Judge, my opponent attempts to threaten the validity of my evidence. He/she says that you can assume Rotman to be an Internet blogger. Edgardo Rotman is an author for The Journal of Criminal Law and Criminology. If you would like a sample of what he has written, you may see this link;. However, it is not my burden to provide links for every single one of my cards, especially when the Con side of this debate has still not fulfilled any burden of proof whatsoever himself/herself.

Judge, my opponent spends a lot of time criticizing the evidence in my first contention. This is really the only offense coming out of the entire speech: criticism of sources. Let me state that all of the studies, statistics, and experiments that I referenced in Contention 1 of my constructive speech are from 1997 or later. Unless my opponent can somehow prove that 16 years of lapsed time invalidates every single one of them, all of those statistics further stand. He/she tries to say that these statistics are from a different country. My responses to this is that just because we are talking about the criminal justice system in the United States does not mean that all of the studies I reference in my constructive speech must be based in the U.S. If we can see statistics that show that rehabilitation has less of a detrimental effect on society, then my opponent gives no reasons for why those same policies should not be implemented and extrapolated in the United States.

When my opponent tries to respond to Subpoint B of my first contention, the ONLY offense that he/she has whatsoever is that since 1/3 of children with a parent in prison drop out of school, 2/3 of children do not drop out. I have many responses to this refutation, each one pointing out a hole in my opponent's argument:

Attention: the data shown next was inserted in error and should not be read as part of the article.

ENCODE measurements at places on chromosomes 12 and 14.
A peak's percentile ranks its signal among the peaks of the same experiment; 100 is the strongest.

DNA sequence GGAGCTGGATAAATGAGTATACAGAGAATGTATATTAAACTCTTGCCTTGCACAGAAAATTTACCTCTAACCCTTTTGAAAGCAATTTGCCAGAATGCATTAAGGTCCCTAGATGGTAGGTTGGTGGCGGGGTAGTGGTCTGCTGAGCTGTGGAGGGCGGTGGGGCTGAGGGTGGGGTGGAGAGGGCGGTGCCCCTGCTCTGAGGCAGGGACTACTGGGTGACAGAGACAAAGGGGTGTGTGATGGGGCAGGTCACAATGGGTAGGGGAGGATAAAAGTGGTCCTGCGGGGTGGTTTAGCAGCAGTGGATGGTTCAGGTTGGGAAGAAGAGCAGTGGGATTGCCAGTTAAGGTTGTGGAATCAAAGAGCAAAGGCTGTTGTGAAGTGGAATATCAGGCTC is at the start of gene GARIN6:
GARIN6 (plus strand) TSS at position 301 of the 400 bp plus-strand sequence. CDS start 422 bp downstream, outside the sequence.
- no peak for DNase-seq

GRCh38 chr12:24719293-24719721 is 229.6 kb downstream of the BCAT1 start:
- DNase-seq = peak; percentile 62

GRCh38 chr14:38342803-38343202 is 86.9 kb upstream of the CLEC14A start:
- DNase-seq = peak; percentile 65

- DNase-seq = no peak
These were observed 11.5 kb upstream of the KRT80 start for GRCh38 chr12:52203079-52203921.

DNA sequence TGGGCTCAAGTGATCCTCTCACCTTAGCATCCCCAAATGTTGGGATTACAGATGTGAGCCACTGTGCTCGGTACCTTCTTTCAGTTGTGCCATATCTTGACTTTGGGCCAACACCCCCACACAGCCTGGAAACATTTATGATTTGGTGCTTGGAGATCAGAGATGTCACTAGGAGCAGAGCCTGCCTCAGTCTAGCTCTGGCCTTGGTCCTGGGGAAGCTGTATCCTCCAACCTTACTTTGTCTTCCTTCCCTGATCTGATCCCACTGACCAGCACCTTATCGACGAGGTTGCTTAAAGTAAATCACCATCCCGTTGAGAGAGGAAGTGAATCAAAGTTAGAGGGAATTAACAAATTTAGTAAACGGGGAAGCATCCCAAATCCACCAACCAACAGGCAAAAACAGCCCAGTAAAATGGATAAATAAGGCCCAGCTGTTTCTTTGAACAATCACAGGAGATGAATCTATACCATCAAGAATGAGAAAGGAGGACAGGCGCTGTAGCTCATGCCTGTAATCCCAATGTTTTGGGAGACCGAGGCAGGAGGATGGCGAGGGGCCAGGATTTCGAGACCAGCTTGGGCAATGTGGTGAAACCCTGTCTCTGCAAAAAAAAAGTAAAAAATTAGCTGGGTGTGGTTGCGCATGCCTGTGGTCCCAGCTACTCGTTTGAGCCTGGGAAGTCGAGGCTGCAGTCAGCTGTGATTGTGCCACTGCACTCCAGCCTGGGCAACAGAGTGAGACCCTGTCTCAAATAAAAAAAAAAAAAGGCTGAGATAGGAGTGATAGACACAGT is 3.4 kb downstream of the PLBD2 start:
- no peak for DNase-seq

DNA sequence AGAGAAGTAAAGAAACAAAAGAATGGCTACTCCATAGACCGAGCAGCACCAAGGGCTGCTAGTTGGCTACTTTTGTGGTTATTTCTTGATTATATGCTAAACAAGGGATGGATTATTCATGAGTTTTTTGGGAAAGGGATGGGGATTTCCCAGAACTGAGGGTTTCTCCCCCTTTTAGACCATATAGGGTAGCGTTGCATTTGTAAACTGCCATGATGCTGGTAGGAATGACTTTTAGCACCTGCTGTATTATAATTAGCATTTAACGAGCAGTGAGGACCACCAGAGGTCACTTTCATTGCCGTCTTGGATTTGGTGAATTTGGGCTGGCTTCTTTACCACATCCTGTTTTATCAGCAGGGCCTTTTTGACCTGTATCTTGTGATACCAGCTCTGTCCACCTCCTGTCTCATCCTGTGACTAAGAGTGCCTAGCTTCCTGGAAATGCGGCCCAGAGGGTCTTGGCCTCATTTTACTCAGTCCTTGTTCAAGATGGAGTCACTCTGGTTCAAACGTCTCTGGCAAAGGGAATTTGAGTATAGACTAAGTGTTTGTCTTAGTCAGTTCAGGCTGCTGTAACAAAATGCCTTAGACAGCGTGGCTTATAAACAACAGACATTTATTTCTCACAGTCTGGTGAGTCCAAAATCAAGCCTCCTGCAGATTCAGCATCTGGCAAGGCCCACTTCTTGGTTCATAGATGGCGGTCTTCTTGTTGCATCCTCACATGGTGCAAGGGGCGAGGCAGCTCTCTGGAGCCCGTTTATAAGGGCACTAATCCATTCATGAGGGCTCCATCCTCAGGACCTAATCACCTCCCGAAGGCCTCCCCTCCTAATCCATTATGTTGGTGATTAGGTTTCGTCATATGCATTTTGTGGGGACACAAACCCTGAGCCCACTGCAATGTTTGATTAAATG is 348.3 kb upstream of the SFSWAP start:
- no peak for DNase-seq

1. The card says "more than 1/3", not just "1/3". Thus, anywhere between 33.3333% and 99.9999% of children whose parents are in jail drop out of school. Think about the impacts of this, judge. Children deserve a good education regardless of almost anything. The behavior of their parents should not affect the opportunities that the children themselves have. Thus, if we can see that, for every three children whose parents are in jail, more than ONE of them drop out, the social contract is seriously threatened.
2. My opponent tries to pull through an interesting argument that says that since 2/3 is bigger than 1/3, the current punishment policies uphold utilitarianism. This response is really only a premise of common sense: if you have fewer parents going to jail (serving retributive justice), fewer children will drop out of school! My opponent has no offense on this point whatsoever; let it flow through the rest of the round.

When my opponent refutes subpoint C of my first contention, he/she says that since only 40% of adults believe that the main purpose of punishment is rehabilitation, that automatically means that the other 60% believe in retribution. This blatantly untrue, and my opponent has no oevidence to support it. The other 60% could be a MULTITUDE of different things; I'll even give a few examples to make this debate easier for you: incapacitation, deterrence, community service, national sovereignty, etc. My opponent has no offense going onto my statistics, just weary speculation that can't be taken seriously for today's round.
He/she also attacks my 80-90% statistics. It doesn't matter what kinds of prisoners these people who were surveyed were referring to. The fact of the matter is that (or the purpose of the subpoint, rather) is to show that the VAST MAJORITY of people in general prefer rehabilitative methods to retributive methods of justice! It doesn't mean that we can't have both; it just means that if you're better trying to uphold the social contract, rehabilitation is the way to go.

Subpoint A of my 2nd contention is sort of a constitutional argument, which arguably ties in pretty well with my framework of the social contract. My opponent says that "retribution can take place without eliminating [offenders'] basic rights". How so? If they are deprived of what the Constitution grants them as citizens and as human beings, tell me and the judge exactly how their basic rights might not be eliminated with the retributive system of justice.